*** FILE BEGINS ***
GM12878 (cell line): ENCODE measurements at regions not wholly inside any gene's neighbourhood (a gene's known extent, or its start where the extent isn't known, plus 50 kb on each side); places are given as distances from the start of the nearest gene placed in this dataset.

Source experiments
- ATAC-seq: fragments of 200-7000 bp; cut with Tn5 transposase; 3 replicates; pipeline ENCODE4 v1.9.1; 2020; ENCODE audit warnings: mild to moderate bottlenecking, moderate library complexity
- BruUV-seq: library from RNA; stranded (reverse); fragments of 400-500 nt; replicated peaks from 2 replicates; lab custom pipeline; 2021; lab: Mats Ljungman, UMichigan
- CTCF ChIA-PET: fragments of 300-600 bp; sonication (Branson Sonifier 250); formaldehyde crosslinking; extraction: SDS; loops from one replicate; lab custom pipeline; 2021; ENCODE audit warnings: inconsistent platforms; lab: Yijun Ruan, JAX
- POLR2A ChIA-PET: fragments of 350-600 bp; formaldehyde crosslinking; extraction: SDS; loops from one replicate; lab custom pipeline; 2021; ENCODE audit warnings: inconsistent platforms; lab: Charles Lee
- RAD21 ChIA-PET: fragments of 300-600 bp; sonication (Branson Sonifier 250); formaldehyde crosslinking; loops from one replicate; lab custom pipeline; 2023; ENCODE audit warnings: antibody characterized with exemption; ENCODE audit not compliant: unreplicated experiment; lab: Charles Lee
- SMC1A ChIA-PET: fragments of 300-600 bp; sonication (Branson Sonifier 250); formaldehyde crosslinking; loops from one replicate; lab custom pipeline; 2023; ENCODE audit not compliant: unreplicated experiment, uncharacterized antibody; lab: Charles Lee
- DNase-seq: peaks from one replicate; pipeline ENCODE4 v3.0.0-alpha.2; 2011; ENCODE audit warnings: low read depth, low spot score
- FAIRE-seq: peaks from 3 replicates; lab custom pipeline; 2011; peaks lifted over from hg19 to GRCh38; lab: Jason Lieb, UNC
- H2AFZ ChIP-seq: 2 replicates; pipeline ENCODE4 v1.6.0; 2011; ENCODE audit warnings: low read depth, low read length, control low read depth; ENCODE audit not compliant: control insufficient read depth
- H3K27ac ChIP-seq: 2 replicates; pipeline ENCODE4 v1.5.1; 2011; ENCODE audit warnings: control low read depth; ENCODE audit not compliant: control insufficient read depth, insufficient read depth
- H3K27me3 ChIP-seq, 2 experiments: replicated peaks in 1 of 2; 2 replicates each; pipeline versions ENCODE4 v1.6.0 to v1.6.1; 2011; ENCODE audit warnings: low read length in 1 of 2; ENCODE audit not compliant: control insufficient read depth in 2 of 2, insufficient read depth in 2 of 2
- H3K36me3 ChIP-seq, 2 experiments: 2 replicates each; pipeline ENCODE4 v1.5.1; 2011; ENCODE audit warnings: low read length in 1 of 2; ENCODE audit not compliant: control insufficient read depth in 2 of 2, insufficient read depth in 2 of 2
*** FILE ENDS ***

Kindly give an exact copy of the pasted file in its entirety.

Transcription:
GM12878 (cell line): ENCODE measurements at regions not wholly inside any gene's neighbourhood (a gene's known extent, or its start where the extent isn't known, plus 50 kb on each side); places are given as distances from the start of the nearest gene placed in this dataset.

Source experiments
- ATAC-seq: fragments of 200-7000 bp; cut with Tn5 transposase; 3 replicates; pipeline ENCODE4 v1.9.1; 2020; ENCODE audit warnings: mild to moderate bottlenecking, moderate library complexity
- BruUV-seq: library from RNA; stranded (reverse); fragments of 400-500 nt; replicated peaks from 2 replicates; lab custom pipeline; 2021; lab: Mats Ljungman, UMichigan
- CTCF ChIA-PET: fragments of 300-600 bp; sonication (Branson Sonifier 250); formaldehyde crosslinking; extraction: SDS; loops from one replicate; lab custom pipeline; 2021; ENCODE audit warnings: inconsistent platforms; lab: Yijun Ruan, JAX
- POLR2A ChIA-PET: fragments of 350-600 bp; formaldehyde crosslinking; extraction: SDS; loops from one replicate; lab custom pipeline; 2021; ENCODE audit warnings: inconsistent platforms; lab: Charles Lee
- RAD21 ChIA-PET: fragments of 300-600 bp; sonication (Branson Sonifier 250); formaldehyde crosslinking; loops from one replicate; lab custom pipeline; 2023; ENCODE audit warnings: antibody characterized with exemption; ENCODE audit not compliant: unreplicated experiment; lab: Charles Lee
- SMC1A ChIA-PET: fragments of 300-600 bp; sonication (Branson Sonifier 250); formaldehyde crosslinking; loops from one replicate; lab custom pipeline; 2023; ENCODE audit not compliant: unreplicated experiment, uncharacterized antibody; lab: Charles Lee
- DNase-seq: peaks from one replicate; pipeline ENCODE4 v3.0.0-alpha.2; 2011; ENCODE audit warnings: low read depth, low spot score
- FAIRE-seq: peaks from 3 replicates; lab custom pipeline; 2011; peaks lifted over from hg19 to GRCh38; lab: Jason Lieb, UNC
- H2AFZ ChIP-seq: 2 replicates; pipeline ENCODE4 v1.6.0; 2011; ENCODE audit warnings: low read depth, low read length, control low read depth; ENCODE audit not compliant: control insufficient read depth
- H3K27ac ChIP-seq: 2 replicates; pipeline ENCODE4 v1.5.1; 2011; ENCODE audit warnings: control low read depth; ENCODE audit not compliant: control insufficient read depth, insufficient read depth
- H3K27me3 ChIP-seq, 2 experiments: replicated peaks in 1 of 2; 2 replicates each; pipeline versions ENCODE4 v1.6.0 to v1.6.1; 2011; ENCODE audit warnings: low read length in 1 of 2; ENCODE audit not compliant: control insufficient read depth in 2 of 2, insufficient read depth in 2 of 2
- H3K36me3 ChIP-seq, 2 experiments: 2 replicates each; pipeline ENCODE4 v1.5.1; 2011; ENCODE audit warnings: low read length in 1 of 2; ENCODE audit not compliant: control insufficient read depth in 2 of 2, insufficient read depth in 2 of 2